Stuff like that shouldn’t enter my mind, probably, and here I am broadcasting it for the world (or 10 people) to see. I do have a reason, though, and it isn’t solely entertainment. Sometimes my lenses get fuzzy. While I should be loving people right where they are I’m busy inventing imaginary dolls based on what I think of them, or a composite of similar personalities. So to be fair, I thought I’d invent a Barbie based on myself. 

“Stressed Out Summer” comes dressed in jeans she’s worn for 4 days, boots she wears so often they may as well be part of her uniform and we don’t know if she even has a shirt on because her coat never comes off. If her shirt did come off it would reveal stretch marks covering her entire abdominal area. She has a realistic callous on her left hand from logging 3,000 miles per month driving to and from work and taking the children to activities. She only eats one full meal a day and comes with a bag full of Goldfish crackers, a 2-liter of Pepsi Max and an orange. Her crazed, glazed over eyes are bloodshot and her hair is frizzy. She used to have a van from a previous decade but now drives a 2002 Chevy Suburban that she no longer needs since most of her children drive.

“Stressed Out Summer” lives in a cute little farmhouse that is never fully clean for more than 10 minutes. The dining room table doubles as storage for folded clothes her children (all sold separately) seem to believe will put themselves away magically. The sink comes complete with dirty dishes, which have decreased in number since she started buying paper products (because it was either the environment or her sanity, people). Tiny dog can be purchased separately and is programmed never to die, even after she eats Silica gel, Brillo pads and chocolate. 

You get the idea. If I was a doll, no one would buy me. So it’s easy to assume that if people really knew me, they wouldn’t like me. Authenticity is difficult. It’s risky. I struggle with it every day. How do I become the person I’m called to be without offending someone? Guess what? I don’t. Does that mean I sit in judgment of others? Absolutely not – but that does mean I speak the truth in love. It is quite an impossible task without the guidance of the Holy Spirit, who resides in those of us who have invited Him. I encourage you to let God, not status, body image, wealth, poverty, race, home life, life stage or anything else define you. Let us all put down our defenses and just be real. You aren’t alone. We are all imperfect. Even Barbie, who, if she was an actual person, would be 5’9”, have a 39” bust, an 18” waist, 33” hips, a size 3 shoe and weigh 110 pounds, putting her BMI at 16.24, which fits the weight criteria for anorexia. I’m not judging you, Barbie, but for the love of all that is holy, eat a cheeseburger, girl. 

Whale of a Life

I’m recycling some of my older blogs because when I read them I notice that I have made progress and that gives me so much hope – hope I want to share with you, because that’s what I’m called to do. If ever there was an overarching theme to my purpose it is to encourage, and also to give a voice to things about which many of us struggle.

2013: “I want to watch Christmas Vacation” said my 8-year-old daughter. She is teaching her “class” of invisible yet apparently very ill-behaved students suspiciously named after her siblings. During their school day she allows them to watch a movie. Best teacher EVER! So I put in “National Lampoon’s Christmas Vacation” and let Chevy Chase educate them. For good measure I threw in a few beers and some pretzels to complete the experience. I’m joking, of course, but when I realize how accessible our kids are now that every device has Wi-Fi, it feels like that’s exactly what I’m doing. Add that reality to my already chaotic brain and you’ve got a perfect storm inside my soul.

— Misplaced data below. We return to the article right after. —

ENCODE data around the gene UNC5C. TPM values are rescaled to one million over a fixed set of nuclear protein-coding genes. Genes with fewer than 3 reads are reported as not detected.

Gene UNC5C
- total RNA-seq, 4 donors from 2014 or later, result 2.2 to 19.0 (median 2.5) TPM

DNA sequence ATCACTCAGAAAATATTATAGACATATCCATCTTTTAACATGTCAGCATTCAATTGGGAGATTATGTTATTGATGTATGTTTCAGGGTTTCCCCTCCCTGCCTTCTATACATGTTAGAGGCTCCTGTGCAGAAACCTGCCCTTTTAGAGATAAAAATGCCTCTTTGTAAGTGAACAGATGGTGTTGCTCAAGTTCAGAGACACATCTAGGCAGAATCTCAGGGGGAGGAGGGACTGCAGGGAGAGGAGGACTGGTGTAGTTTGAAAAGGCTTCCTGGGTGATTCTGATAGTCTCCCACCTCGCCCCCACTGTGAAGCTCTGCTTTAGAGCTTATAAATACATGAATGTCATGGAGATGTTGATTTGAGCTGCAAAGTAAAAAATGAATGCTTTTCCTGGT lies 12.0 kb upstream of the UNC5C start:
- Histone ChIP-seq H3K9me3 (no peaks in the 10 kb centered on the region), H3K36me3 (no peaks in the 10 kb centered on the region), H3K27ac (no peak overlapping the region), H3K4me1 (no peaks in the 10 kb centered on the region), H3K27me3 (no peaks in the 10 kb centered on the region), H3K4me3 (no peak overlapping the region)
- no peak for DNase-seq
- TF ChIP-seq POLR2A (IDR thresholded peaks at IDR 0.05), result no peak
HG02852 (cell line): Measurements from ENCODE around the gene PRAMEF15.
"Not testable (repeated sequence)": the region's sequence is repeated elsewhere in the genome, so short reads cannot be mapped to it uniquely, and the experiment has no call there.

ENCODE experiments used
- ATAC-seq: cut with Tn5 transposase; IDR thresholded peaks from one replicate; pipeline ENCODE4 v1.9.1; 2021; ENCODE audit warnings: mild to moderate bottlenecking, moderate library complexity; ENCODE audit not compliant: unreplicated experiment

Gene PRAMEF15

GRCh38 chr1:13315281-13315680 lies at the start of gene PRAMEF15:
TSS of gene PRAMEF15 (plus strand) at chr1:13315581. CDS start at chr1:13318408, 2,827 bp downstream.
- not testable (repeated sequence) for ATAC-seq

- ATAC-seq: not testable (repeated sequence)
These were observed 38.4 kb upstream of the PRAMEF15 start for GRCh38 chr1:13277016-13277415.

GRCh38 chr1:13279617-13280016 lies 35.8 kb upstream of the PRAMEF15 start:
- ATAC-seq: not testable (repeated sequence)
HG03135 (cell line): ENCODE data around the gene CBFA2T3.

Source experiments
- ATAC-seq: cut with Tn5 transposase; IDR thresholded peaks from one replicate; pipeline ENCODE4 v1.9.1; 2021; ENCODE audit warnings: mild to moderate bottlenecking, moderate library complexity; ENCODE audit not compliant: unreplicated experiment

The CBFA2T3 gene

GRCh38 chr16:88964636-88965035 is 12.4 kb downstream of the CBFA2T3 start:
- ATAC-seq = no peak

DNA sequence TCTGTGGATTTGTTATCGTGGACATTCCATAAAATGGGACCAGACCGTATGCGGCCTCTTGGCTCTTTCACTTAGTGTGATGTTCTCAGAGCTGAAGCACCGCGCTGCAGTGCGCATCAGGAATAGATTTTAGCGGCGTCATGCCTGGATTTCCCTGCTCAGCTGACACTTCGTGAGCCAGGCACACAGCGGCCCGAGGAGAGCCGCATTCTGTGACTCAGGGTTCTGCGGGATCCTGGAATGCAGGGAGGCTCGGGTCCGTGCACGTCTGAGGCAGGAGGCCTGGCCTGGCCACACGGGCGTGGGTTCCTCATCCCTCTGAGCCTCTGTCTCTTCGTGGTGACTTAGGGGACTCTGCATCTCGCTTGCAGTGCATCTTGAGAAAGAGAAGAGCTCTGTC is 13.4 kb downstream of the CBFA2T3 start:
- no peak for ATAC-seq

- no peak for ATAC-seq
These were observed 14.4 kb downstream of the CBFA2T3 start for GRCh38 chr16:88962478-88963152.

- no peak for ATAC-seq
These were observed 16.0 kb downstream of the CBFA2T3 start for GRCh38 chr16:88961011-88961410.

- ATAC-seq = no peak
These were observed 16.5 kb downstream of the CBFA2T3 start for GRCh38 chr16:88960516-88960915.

I don’t know about you, but there are times when I just want to put my children in a bubble and keep them from experiencing the harshness of this world. (And then we have 18 snow days and I completely change my mind. “ILOVEYOUGETOUT” I chirp as I spot the approaching blessed yellow bus and then dance around gleefully in my house that used to have visible floors. And food.) The control freak in me has made lists, as if somehow writing down what I think needs to happen to create order will solve the problem. I’d love to show you some of my lists, which include items like “Aubrey goes to bed at 8:45, big kids at 9:30” and “Mom will have dinner ready by 6pm”. I wish I was kidding. The urge to control is overwhelming at times. And exhausting. 

One day recently while I was obsessing over painting our new house that I can’t even enjoy because I’m too busy writing to-do lists, this peace washed over me. It was like God was telling me to breathe. I’ve been living small because when I’m in control that’s the only size life can be. I want to live HUGE and FREE. God wants me to live abundantly. That doesn’t mean material wealth necessarily, but that we see each day as an opportunity to have an adventure with God. He creates order from our chaos. The more I try to create order, the crazier I become. I’m dangling by thread as it is, and the more I try to be the captain, the surer I am that we will sink. 

Bad people exist. I can’t change that, or even fully protect my children because unless we teleport to 1850 or join the Amish in Pennsylvania, they will have access to the internet. And unless we all actually live inside a bubble, there will be schedules to arrange and things to clean and paint. (Besides, a bubble is a perpetual snow day. Please refer to paragraph 2.) I’ve realized I have to put down the pen and paper (and the paintbrush) and simply pray. Why do I make it so complicated? Because I’m human, and humans are stupid. Well, not you. Me. I’m stupid. But God knows that, so He fills in the gaps. I’m so grateful. Without God, I’m a goldfish in a bowl. With Him, I can live like a blue whale in the Indian Ocean.